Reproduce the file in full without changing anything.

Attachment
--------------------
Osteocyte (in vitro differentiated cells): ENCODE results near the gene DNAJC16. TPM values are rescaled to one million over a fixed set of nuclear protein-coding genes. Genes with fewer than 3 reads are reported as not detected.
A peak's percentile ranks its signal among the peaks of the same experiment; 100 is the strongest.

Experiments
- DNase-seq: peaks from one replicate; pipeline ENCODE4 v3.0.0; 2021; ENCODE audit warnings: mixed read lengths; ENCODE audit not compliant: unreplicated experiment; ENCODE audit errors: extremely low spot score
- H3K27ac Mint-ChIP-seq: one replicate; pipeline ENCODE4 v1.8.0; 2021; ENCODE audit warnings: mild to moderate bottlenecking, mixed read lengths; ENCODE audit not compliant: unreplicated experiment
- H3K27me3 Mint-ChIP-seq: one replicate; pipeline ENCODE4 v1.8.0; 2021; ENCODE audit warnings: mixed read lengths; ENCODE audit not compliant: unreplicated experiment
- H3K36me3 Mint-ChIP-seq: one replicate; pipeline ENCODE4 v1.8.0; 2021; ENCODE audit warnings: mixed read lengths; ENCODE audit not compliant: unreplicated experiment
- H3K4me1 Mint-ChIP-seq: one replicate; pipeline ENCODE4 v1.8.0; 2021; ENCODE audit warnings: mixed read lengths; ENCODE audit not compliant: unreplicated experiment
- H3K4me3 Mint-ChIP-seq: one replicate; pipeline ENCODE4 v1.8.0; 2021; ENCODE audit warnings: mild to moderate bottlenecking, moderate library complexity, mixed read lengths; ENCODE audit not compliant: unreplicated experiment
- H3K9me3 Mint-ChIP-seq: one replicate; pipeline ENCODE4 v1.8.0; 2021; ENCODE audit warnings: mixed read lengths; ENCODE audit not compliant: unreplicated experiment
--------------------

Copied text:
Osteocyte (in vitro differentiated cells): ENCODE results near the gene DNAJC16. TPM values are rescaled to one million over a fixed set of nuclear protein-coding genes. Genes with fewer than 3 reads are reported as not detected.
A peak's percentile ranks its signal among the peaks of the same experiment; 100 is the strongest.

Experiments
- DNase-seq: peaks from one replicate; pipeline ENCODE4 v3.0.0; 2021; ENCODE audit warnings: mixed read lengths; ENCODE audit not compliant: unreplicated experiment; ENCODE audit errors: extremely low spot score
- H3K27ac Mint-ChIP-seq: one replicate; pipeline ENCODE4 v1.8.0; 2021; ENCODE audit warnings: mild to moderate bottlenecking, mixed read lengths; ENCODE audit not compliant: unreplicated experiment
- H3K27me3 Mint-ChIP-seq: one replicate; pipeline ENCODE4 v1.8.0; 2021; ENCODE audit warnings: mixed read lengths; ENCODE audit not compliant: unreplicated experiment
- H3K36me3 Mint-ChIP-seq: one replicate; pipeline ENCODE4 v1.8.0; 2021; ENCODE audit warnings: mixed read lengths; ENCODE audit not compliant: unreplicated experiment
- H3K4me1 Mint-ChIP-seq: one replicate; pipeline ENCODE4 v1.8.0; 2021; ENCODE audit warnings: mixed read lengths; ENCODE audit not compliant: unreplicated experiment
- H3K4me3 Mint-ChIP-seq: one replicate; pipeline ENCODE4 v1.8.0; 2021; ENCODE audit warnings: mild to moderate bottlenecking, moderate library complexity, mixed read lengths; ENCODE audit not compliant: unreplicated experiment
- H3K9me3 Mint-ChIP-seq: one replicate; pipeline ENCODE4 v1.8.0; 2021; ENCODE audit warnings: mixed read lengths; ENCODE audit not compliant: unreplicated experiment